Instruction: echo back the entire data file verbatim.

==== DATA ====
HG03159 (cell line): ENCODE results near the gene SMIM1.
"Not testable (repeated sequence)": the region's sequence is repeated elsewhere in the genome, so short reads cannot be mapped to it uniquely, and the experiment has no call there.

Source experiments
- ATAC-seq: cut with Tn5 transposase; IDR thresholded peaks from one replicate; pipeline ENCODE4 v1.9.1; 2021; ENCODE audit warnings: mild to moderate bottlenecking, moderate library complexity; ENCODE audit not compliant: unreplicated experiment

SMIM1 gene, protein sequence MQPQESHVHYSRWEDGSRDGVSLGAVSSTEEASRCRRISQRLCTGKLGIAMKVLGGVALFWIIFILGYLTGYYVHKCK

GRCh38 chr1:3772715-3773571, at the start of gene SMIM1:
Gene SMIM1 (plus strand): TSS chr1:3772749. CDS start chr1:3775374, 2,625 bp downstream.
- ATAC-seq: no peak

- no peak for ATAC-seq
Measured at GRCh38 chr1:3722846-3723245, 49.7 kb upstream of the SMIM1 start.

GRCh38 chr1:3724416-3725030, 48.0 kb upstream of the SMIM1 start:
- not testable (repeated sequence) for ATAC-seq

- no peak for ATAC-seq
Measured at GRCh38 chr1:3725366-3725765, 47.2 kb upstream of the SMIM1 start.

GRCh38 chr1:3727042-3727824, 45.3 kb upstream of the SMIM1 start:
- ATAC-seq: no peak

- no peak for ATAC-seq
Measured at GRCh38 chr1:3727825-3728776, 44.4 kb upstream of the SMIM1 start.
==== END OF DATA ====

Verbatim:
HG03159 (cell line): ENCODE results near the gene SMIM1.
"Not testable (repeated sequence)": the region's sequence is repeated elsewhere in the genome, so short reads cannot be mapped to it uniquely, and the experiment has no call there.

Source experiments
- ATAC-seq: cut with Tn5 transposase; IDR thresholded peaks from one replicate; pipeline ENCODE4 v1.9.1; 2021; ENCODE audit warnings: mild to moderate bottlenecking, moderate library complexity; ENCODE audit not compliant: unreplicated experiment

SMIM1 gene, protein sequence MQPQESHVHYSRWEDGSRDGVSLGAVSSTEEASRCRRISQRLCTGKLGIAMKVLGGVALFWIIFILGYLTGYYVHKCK

GRCh38 chr1:3772715-3773571, at the start of gene SMIM1:
Gene SMIM1 (plus strand): TSS chr1:3772749. CDS start chr1:3775374, 2,625 bp downstream.
- ATAC-seq: no peak

- no peak for ATAC-seq
Measured at GRCh38 chr1:3722846-3723245, 49.7 kb upstream of the SMIM1 start.

GRCh38 chr1:3724416-3725030, 48.0 kb upstream of the SMIM1 start:
- not testable (repeated sequence) for ATAC-seq

- no peak for ATAC-seq
Measured at GRCh38 chr1:3725366-3725765, 47.2 kb upstream of the SMIM1 start.

GRCh38 chr1:3727042-3727824, 45.3 kb upstream of the SMIM1 start:
- ATAC-seq: no peak

- no peak for ATAC-seq
Measured at GRCh38 chr1:3727825-3728776, 44.4 kb upstream of the SMIM1 start.